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How Patients and Physicians Are Impacted by the Price Transparency Executive Order

Op-Med is a collection of original articles contributed by Doximity members.

President Trump officially issued a price transparency Executive Order to “enhance the ability of patients” to “make fully informed decisions about their healthcare” in regards to price and quality. This will have direct and indirect consequences. Mostly good, depending on your perspective!

Despite President Obama's efforts with the "Unaffordable Care Act," this Executive Order could actually have an effect on the cost of care. In general, Obamacare simply extended Medicaid to more consumers, feeding the healthcare machine, but not altering the cost curve in a meaningful way.

With this Executive Order, President Trump is directing members of his cabinet (most notably the Secretary of Health and Human Services) to require hospitals to post charges and negotiated rates online, and insurers and healthcare providers disclose information on expected out-of-pocket costs. The hope is that by exposing healthcare to typical market forces, the entire healthcare industry will have to compete on customer service, quality and price. 

Currently, healthcare prices aren’t transparent, so the industry is mostly shielded from, and therefore not subject to the same market influences as other goods or services. Negotiated rates are set in secret, with most of the leverage held by insurance companies and hospitals. 

So the order will directly affect hospitals and providers of medically necessary services that have negotiated rates with insurers. But the Executive Order will also indirectly affect providers that may be outside of the purview of the new law. How?

Price Transparency and Shoppable Services

The new Executive Order puts particular emphasis on “shoppable” services (i.e., common services offered by multiple providers in a given market lab tests, colonoscopies, X-rays). With actionable pricing information, consumers can make better choices on which shoppable services they prefer based on quality and price. Shoppable services are more commonly found in outpatient settings, which in some circumstances may not be directly affected by the executive order.

For example, if a particular facility is not a hospital, doesn’t have negotiated rates with an insurer, or is a for-profit outpatient facility (i.e., lab or radiology services), they wouldn’t technically be affected by this law. But those facilities will be affected by the spirit of the law and how the law could change the mindset of the consumer overall. 

The consumer could now expect price transparency from all providers. They might not make the distinction between medically necessary services or cosmetic services. They might not care if the doctor is considered out of network and has no negotiated rate with the insurance company. They may not care if the service was performed at an outpatient facility or a hospital.

No, the consumer may not consider any of that. They may simply assume and expect all doctors and facilities to disclose their prices in accordance with their perception of the law. Therefore, to appear credible in the eyes of the consumer, all providers could become price transparent. Similar to how a provider may appear more credible by having a presence on Facebook or Yelp, price transparency could convey legitimacy as well.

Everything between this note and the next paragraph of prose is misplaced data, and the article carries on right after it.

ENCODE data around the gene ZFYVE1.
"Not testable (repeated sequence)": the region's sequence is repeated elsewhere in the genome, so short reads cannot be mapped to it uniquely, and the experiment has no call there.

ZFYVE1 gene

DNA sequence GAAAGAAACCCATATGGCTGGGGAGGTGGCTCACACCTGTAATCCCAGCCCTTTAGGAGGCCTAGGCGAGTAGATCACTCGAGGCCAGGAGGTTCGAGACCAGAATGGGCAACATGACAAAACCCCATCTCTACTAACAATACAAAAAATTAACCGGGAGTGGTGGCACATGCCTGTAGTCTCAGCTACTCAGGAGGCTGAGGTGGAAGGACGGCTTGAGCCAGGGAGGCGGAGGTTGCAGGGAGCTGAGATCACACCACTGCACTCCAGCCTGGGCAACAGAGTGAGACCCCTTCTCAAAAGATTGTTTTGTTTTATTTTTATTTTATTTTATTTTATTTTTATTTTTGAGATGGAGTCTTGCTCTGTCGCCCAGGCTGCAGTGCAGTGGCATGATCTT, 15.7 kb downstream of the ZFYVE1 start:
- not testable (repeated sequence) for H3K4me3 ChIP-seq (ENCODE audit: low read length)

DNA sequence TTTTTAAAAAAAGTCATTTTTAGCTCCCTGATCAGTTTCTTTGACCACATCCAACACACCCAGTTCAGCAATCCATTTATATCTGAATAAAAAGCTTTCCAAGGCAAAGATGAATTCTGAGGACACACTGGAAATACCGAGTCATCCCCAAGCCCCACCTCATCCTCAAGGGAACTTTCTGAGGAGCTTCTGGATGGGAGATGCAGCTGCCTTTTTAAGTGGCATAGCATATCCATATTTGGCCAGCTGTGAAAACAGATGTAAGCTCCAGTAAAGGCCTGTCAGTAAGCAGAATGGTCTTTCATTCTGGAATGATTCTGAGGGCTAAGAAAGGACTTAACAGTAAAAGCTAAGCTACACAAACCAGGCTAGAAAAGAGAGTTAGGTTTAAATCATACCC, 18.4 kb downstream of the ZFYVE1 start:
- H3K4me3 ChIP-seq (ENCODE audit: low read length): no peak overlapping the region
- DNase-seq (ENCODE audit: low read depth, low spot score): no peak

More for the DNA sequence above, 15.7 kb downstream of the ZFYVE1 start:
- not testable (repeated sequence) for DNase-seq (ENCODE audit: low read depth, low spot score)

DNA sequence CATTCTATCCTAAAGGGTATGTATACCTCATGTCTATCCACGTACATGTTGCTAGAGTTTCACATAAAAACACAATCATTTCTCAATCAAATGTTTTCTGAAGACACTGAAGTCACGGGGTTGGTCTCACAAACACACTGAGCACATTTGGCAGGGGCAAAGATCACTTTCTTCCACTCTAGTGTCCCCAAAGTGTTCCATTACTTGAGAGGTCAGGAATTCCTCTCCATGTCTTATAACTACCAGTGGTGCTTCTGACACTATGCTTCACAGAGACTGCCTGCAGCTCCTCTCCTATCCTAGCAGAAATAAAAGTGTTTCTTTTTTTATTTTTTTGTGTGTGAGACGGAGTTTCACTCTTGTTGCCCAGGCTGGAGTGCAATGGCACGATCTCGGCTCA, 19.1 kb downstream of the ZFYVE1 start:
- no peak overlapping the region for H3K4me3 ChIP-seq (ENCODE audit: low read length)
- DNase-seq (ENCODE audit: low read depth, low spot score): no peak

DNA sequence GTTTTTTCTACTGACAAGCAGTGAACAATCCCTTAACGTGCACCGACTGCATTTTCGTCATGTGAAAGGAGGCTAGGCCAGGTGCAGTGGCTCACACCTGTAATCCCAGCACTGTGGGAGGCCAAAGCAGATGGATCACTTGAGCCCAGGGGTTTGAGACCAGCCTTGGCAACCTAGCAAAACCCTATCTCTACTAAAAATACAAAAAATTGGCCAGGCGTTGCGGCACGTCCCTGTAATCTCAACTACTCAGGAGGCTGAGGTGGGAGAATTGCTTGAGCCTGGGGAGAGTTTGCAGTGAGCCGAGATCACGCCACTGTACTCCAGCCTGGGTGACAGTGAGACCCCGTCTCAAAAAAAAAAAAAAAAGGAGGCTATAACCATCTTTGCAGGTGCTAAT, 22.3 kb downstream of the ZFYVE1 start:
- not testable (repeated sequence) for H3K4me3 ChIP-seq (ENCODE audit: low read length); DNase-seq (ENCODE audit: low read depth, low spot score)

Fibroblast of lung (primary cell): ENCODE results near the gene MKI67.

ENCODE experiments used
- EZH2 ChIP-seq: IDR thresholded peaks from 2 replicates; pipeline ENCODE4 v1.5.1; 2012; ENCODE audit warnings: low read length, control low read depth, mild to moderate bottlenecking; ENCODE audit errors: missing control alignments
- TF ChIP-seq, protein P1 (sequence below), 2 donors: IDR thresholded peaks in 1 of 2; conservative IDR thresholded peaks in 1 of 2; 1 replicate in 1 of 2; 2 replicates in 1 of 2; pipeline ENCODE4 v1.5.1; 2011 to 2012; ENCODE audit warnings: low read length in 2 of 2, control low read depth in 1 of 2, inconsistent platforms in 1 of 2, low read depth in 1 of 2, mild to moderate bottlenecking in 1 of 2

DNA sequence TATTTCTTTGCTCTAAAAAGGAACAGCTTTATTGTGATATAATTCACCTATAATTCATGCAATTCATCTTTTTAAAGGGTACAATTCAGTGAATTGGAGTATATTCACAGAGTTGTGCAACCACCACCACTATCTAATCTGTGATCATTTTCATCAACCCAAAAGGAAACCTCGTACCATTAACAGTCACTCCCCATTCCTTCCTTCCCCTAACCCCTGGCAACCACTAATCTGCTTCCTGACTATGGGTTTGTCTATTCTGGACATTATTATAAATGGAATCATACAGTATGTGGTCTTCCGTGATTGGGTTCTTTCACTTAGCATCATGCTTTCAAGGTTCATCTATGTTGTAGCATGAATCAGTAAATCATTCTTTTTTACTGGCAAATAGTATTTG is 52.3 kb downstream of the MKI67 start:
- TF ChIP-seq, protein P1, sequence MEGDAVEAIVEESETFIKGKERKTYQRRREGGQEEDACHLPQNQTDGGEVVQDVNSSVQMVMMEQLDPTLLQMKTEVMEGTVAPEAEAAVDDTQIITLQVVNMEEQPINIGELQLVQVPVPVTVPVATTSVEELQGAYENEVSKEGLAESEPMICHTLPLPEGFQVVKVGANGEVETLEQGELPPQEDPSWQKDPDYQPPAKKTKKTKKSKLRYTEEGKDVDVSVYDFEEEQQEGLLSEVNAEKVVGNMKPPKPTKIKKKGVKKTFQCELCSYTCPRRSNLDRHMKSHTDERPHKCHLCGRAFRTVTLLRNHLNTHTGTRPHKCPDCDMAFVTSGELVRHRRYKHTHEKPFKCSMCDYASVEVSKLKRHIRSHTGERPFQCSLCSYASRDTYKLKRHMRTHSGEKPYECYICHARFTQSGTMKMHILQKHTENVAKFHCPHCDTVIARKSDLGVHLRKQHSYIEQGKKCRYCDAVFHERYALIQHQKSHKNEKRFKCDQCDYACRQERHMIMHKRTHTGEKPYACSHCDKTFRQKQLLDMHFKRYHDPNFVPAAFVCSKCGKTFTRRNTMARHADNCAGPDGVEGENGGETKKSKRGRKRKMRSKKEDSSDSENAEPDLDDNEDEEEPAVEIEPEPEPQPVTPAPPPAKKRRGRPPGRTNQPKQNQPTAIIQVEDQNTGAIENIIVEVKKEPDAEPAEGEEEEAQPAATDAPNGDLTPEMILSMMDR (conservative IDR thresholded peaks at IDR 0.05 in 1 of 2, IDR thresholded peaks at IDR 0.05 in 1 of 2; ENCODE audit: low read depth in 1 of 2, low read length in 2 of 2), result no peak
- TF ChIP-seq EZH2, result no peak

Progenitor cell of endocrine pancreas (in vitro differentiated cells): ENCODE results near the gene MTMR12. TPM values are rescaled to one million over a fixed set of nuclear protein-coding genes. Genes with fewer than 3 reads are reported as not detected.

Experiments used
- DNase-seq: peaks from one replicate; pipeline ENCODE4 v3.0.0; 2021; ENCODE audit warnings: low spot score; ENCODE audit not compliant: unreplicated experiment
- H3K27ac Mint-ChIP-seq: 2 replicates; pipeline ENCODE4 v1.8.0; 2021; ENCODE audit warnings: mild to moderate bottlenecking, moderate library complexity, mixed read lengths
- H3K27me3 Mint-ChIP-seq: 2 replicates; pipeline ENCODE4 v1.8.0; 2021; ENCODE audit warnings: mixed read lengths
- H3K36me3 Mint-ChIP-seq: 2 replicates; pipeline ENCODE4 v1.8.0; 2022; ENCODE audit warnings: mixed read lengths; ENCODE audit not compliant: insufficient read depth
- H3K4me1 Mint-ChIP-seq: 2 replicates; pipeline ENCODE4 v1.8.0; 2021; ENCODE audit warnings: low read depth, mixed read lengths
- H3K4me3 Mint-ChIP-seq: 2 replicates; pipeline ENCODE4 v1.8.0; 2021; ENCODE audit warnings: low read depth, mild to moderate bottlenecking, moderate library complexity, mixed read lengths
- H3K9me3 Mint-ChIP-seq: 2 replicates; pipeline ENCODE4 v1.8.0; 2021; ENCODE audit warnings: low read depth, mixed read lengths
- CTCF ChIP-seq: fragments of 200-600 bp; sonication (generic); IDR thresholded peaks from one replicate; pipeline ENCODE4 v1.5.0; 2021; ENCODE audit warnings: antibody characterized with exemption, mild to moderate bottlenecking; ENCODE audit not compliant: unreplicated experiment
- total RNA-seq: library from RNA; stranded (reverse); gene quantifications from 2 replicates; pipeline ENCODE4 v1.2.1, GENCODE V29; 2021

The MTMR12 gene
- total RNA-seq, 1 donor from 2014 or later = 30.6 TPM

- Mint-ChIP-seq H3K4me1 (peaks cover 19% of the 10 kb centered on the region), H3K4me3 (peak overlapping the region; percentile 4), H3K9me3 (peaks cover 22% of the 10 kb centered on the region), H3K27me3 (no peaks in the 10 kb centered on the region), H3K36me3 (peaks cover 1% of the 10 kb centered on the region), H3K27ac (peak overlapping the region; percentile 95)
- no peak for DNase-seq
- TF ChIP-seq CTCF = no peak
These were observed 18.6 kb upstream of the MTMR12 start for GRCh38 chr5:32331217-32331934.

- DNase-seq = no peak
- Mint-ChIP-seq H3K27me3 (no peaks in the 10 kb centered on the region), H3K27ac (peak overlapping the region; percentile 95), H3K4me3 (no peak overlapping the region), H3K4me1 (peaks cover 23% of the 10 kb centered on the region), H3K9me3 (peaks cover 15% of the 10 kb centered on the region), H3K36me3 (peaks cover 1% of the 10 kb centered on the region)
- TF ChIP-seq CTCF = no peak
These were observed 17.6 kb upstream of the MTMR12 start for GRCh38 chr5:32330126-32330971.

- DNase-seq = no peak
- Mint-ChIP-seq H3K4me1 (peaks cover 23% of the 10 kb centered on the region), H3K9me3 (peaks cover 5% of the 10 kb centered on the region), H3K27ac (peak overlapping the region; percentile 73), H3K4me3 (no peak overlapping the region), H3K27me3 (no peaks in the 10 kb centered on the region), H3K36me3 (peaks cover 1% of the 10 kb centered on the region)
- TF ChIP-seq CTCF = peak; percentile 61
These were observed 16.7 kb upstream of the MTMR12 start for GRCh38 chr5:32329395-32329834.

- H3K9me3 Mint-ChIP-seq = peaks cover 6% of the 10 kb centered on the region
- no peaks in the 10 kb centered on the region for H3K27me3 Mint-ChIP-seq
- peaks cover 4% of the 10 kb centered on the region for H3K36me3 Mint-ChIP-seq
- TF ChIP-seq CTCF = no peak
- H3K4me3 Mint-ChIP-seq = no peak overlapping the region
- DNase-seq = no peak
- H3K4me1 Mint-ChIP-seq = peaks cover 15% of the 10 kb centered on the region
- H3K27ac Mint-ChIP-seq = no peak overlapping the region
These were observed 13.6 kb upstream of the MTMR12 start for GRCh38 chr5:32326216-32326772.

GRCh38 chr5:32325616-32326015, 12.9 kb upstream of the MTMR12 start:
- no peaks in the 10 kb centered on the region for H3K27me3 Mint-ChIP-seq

Why the Resistance To Price Transparency?

Are healthcare providers traditionally reluctant to embrace price transparency? Depends on who you ask, and the reason varies.

Insurance companies and hospitals both want to remain solvent businesses. This is certainly understandable, but they go about self-preservation in conflicting ways. The insurance company wants to pay out as little as possible in the form of benefits. The hospital wants to charge as much as possible to cover their losses by the patients that have no insurance or are under-insured (insurance that reimburses poorly, i.e., Medicaid and some Obamacare recipients).

To address their divergent goals, insurance companies and hospitals “negotiate” a rate for services. These are considered trade secrets and protected under the Trade Secrets Act. As a secret, not visible to the public or the free market, these rates often have no basis in reality and are usually exorbitant. Although doctors have a part in this game of negotiated rates, they are clearly not the party with the most leverage. 

Based on this current system, it’s easy to understand how price transparency could end the practice of setting high negotiated rates in secret; and also, why price transparency strikes fear in board rooms across the healthcare industry. 

Future of Price Transparency

By requiring healthcare entities to be price transparent and therefore expose them to market forces, we can have a real chance of bending the cost curve. This will not happen overnight. There may be many lawsuits and attempts to stop this train. But make no mistake, the day of researching quality and price on healthcare services, especially shoppable tests and treatments, is upon us.

Dr. Jonathan Kaplan is a board-certified plastic surgeon based in San Francisco, CA and founder/CEO of BuildMyBod Health, an online marketplace for healthcare services that allows consumers to determine cost on out-of-pocket procedures, purchase non-surgical services, and in exchange, the healthcare providers receive consumer contact info - a lead, for follow up.

All opinions published on Op-Med are the author’s and do not reflect the official position of Doximity or its editors. Op-Med is a safe space for free expression and diverse perspectives. For more information, or to submit your own opinion, please see our submission guidelines or email

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